I Love You, Dude
Before they became a major international concern, the electro duo Justice were maligned as a group who existed simply to plug the gaps between Daft Punk albums. A cynic might claim that the Hamburg outfit Digitalism, whose beats, basslines, synths and thoroughly punk rock ethos owe more than a little to the aforementioned groups, have taken up the undesirable mantle of the electro stopgaps du jour.
But although Jence Moelle and Isi Tüfekçi can't quite compete with their Parisian counterparts on sonic dynamism and sheer invention, their second album is a triumph nonetheless.
The opener Stratosphere has a thundering bassline that brings to mind their harder-edged German counterparts Moderat, while 2 Hearts has a gloriously summery shoegaze-meets-synth-pop aesthetic. From Circles to Blitz and Antibiotics, almost every song has a thumping bassline, sprinkled with glow-sticks-in-the-air synths that will be sure to get crowds heaving at festivals to nightclubs alike.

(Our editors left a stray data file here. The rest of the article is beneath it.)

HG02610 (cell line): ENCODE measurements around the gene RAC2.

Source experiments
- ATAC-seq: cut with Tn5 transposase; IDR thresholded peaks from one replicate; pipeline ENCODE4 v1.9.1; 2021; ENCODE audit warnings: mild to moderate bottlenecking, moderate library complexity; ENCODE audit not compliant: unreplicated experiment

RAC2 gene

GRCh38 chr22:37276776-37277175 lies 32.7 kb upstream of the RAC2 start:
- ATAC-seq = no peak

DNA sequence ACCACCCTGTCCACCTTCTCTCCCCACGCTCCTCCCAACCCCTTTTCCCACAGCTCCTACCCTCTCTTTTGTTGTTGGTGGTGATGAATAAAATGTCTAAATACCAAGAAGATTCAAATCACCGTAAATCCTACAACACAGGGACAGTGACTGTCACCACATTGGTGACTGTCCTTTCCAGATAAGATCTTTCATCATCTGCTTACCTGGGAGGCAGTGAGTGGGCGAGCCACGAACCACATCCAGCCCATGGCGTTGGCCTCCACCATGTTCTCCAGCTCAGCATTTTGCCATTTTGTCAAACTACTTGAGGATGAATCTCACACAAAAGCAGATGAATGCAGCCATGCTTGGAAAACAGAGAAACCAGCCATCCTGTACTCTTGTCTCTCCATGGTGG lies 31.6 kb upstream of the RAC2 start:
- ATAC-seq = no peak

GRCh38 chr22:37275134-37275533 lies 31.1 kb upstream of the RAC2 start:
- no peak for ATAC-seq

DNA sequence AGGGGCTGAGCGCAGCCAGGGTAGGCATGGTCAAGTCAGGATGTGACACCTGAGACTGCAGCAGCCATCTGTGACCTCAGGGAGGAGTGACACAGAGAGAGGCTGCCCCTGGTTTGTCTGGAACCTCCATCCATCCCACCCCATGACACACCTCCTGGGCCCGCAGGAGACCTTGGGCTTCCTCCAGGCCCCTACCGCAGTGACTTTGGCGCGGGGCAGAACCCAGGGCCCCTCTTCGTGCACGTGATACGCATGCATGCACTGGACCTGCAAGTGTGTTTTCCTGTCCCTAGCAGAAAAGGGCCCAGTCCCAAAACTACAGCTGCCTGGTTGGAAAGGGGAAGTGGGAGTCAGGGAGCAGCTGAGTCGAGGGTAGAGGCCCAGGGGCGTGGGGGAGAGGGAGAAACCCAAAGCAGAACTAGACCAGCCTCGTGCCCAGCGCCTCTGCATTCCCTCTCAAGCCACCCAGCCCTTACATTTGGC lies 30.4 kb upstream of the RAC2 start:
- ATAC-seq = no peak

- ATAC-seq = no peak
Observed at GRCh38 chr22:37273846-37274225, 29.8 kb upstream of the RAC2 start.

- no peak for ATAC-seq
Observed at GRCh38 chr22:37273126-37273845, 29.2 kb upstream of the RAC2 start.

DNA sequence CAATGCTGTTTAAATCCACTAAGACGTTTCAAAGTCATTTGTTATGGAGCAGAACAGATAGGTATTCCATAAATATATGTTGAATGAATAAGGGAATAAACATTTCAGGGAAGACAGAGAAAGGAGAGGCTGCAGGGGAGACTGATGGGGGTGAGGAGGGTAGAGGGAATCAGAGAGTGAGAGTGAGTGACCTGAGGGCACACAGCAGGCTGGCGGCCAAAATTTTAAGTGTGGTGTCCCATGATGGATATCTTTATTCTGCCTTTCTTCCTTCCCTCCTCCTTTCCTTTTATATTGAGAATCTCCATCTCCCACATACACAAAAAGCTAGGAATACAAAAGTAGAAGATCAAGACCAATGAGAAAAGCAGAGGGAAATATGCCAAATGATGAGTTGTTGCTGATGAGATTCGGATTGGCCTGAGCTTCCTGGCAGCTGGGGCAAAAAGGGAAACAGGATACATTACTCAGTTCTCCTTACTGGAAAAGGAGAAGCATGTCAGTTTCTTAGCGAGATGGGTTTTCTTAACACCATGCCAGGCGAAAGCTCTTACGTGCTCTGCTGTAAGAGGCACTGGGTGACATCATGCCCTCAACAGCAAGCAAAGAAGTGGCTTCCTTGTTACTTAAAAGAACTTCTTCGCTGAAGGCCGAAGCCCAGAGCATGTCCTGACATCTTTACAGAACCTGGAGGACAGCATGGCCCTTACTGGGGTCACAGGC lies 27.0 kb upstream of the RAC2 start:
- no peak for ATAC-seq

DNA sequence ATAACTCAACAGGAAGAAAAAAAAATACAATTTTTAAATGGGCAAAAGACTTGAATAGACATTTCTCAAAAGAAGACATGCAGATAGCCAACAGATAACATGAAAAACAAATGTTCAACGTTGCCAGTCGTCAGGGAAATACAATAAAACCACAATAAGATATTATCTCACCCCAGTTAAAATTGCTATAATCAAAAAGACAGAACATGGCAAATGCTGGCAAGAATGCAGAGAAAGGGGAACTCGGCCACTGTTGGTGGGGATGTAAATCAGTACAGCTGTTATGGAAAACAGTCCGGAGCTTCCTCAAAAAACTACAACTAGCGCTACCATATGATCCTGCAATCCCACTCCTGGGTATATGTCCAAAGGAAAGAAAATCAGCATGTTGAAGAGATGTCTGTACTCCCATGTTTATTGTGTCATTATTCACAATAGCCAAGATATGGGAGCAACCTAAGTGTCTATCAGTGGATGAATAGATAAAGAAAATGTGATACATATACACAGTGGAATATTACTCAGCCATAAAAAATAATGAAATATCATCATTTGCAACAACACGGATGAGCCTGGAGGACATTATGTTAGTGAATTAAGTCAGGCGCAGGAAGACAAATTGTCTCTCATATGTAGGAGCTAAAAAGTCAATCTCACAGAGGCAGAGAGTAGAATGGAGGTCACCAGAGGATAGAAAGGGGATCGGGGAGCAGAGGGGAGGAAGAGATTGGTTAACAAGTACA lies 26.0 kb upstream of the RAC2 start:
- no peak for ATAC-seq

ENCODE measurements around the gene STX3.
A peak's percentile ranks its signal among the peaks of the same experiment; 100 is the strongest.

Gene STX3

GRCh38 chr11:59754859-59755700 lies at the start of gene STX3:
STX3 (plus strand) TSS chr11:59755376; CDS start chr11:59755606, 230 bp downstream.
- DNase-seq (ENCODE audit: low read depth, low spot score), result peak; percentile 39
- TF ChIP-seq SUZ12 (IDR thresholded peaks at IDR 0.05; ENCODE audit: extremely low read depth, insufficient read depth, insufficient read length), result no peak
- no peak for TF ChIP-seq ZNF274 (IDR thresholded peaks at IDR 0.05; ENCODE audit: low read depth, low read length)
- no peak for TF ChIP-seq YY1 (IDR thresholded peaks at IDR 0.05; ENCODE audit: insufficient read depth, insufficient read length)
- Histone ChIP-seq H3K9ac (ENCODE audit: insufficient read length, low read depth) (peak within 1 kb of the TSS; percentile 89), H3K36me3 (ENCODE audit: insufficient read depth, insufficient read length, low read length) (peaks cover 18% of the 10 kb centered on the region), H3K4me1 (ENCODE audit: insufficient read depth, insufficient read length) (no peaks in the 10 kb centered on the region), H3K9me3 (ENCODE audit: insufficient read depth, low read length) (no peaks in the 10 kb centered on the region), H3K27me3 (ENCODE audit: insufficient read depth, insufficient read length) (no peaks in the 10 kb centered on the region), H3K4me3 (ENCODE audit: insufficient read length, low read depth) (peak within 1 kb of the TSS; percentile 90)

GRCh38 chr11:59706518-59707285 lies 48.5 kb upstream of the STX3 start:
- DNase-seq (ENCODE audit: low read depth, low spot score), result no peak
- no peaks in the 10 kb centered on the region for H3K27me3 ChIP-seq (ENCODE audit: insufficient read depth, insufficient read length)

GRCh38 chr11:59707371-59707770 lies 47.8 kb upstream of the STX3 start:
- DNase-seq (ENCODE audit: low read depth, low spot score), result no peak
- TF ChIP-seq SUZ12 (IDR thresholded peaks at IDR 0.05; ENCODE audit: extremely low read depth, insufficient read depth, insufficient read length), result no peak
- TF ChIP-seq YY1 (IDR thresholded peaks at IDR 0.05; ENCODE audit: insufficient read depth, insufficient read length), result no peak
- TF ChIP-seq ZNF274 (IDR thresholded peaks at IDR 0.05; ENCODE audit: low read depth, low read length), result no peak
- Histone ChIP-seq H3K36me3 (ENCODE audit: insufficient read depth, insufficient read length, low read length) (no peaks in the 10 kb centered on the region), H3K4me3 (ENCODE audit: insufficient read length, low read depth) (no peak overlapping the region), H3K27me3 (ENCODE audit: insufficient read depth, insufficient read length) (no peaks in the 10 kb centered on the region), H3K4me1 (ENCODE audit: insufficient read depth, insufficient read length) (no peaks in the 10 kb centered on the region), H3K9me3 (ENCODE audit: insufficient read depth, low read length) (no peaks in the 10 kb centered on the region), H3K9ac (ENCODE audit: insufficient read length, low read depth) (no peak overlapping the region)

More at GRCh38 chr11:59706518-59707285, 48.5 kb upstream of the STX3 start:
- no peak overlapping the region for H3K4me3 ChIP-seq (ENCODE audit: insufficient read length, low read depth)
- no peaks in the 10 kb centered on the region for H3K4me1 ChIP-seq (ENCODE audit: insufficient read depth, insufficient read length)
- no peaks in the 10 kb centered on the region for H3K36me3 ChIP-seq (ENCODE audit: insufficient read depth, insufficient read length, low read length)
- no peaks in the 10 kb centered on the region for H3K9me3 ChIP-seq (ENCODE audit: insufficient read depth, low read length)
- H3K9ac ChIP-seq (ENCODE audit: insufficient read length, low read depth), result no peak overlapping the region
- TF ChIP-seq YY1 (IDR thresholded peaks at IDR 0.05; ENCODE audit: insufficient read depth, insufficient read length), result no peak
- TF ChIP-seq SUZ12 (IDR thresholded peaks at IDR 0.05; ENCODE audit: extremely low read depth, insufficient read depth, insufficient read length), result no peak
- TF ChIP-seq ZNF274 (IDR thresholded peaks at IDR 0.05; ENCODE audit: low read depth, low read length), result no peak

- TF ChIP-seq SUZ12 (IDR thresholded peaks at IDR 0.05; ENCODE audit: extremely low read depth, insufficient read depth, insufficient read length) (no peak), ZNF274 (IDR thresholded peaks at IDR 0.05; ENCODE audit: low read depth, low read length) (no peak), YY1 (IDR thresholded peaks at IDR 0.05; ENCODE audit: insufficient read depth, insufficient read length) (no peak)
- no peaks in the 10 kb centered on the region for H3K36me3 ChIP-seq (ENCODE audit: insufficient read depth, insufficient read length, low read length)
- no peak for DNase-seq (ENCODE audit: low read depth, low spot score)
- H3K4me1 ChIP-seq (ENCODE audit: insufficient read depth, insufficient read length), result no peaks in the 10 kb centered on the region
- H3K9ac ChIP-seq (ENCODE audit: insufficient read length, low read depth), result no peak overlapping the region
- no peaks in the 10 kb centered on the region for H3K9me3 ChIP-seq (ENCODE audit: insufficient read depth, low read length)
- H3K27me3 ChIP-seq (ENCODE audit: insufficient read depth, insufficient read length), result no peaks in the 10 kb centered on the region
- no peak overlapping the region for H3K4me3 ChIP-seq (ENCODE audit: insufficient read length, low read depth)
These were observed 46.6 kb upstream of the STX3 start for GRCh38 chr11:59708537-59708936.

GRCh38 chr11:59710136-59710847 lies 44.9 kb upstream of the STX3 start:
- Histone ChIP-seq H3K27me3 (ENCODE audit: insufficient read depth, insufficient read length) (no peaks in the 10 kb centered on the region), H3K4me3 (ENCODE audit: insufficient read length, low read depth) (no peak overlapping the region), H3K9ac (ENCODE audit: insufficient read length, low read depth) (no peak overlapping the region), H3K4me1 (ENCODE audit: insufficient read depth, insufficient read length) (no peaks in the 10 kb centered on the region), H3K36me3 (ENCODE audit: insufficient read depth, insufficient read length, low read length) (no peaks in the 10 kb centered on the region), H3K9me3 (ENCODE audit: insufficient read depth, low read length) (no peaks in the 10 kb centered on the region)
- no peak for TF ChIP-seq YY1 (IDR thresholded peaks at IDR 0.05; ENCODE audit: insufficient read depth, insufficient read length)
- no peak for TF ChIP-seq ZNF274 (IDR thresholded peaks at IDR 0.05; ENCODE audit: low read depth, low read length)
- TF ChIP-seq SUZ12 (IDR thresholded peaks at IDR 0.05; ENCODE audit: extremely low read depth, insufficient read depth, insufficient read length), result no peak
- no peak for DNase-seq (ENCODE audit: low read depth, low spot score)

Aside from the awful title and some occasionally blank vocals from Moelle, there's almost nothing not to like. The only real low point is Forrest Gump; co-written with Julian Casablancas, the slow-burning number sounds like a computerised Strokes song and slows the album to a comparative snail's pace.
But with both huge sounds and a keener songwriting sensibility than before, on their second album Digitalism have cut a path that is unmistakably their own.
From the rapper DOOM to the dubstep producer Burial, most artists who try to remain masked and anonymous while performing produce mysterious music. From the UK, the African mask-wearing producer Sbtrkt ("subtract") is an exception. His debut full-length album features an array of vocalists, and is reminiscent of James Blake's debut. But whereas Blake paints in monochrome, Sbtrkt is more like Technicolor... but not always as colourful as it should be.